A volcanic eruption thousands of miles away could be making sunrises and sunsets more colorful, according to researchers at University of Colorado Boulder.
A team at the school noticed that over the summer, sunrises and sunsets have had more of a purple color to them. They sent up a high-altitude balloon to collect samples of particles in the Earth’s stratosphere, according to a news release from the school last week.
“These particles, or aerosols, scatter sunlight as it passes through the air, which in combination with the absorption of light by the ozone layer, gives sunrises and sunsets that purple tint,” the release says.
On June 22, the Russian volcano called Raikoke erupted, sending ash and volcanic gases from its 700-meter-wide crater up into the atmosphere. The eruption was so big it could be seen by astronauts on the International Space Station, NASA said in a statement.
In a normal, non-volcanic sunset, light from the sun has to travel through a significant amount of Earth’s atmosphere, and blue light scatters off of aerosols it encounters. This means less blue light reaches our eyes from directions near the sun, causing the skies to appear orange and red.
When volcanic aerosols are present in the stratosphere, blue light scattered from aerosols closer to the Earth’s surface can scatter again, this time toward our eyes and cameras. This blue light mixes with the red light already coming from the sun, giving a the sky a purple color.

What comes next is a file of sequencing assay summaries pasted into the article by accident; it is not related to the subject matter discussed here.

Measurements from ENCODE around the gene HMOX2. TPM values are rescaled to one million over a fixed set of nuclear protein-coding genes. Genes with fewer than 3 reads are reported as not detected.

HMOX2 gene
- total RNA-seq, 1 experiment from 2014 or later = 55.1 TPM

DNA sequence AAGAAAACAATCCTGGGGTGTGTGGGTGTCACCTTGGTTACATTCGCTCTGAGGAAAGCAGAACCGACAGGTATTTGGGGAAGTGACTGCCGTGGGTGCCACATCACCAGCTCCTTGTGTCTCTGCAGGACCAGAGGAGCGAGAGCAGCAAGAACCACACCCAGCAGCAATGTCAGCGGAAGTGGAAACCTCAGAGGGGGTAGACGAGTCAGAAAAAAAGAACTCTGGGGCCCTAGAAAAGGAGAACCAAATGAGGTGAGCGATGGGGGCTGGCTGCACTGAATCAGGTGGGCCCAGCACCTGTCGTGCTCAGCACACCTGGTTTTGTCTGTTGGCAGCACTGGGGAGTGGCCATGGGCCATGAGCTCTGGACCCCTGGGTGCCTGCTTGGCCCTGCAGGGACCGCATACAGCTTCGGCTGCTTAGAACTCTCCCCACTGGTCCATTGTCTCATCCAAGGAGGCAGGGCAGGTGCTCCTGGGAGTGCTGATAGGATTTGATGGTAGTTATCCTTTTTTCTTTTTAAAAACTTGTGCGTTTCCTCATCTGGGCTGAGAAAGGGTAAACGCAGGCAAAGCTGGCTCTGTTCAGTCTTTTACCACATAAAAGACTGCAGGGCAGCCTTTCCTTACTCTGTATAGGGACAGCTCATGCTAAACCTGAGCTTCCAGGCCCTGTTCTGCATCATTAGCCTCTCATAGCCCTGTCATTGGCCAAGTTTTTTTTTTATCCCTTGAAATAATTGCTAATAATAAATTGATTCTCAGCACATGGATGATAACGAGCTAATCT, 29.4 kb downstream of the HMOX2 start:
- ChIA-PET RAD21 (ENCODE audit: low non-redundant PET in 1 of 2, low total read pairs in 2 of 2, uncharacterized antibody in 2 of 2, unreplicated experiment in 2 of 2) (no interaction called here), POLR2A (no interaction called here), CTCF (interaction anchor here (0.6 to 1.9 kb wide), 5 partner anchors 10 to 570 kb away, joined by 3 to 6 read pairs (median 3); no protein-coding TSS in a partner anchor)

Lars Kalnajs, a research associate in the Laboratory for Atmospheric and Space Physics at the school, led the project and said this eruption is no cause for concern, but warns that we need to prepare for a bigger one.
“A really big eruption would have a major impact on humanity,” Kalnajs said in the news release.
He cites an eruption on Mount Tambora in 1815 that led to a “year without a summer” due to ash and volcanic material lingering in the atmosphere.
“There were crop failures all over the world, and there was ice in rivers in Pennsylvania that didn’t melt until June,” said Kalnajs.
That is one reason why his team is conducting research after the Raikoke eruption. Preliminary data collected so far shows that some aerosol layers in the stratosphere were 20 times thicker than normal in the wake of the eruption, according to news release.
“It makes you realize that you don’t have to put a whole lot of aerosols into the stratosphere to change its composition,” Kalnajs said. “This was a relatively small volcanic eruption, but it was enough to impact most of the northern hemisphere.”
The group’s research is slated to be published later this year.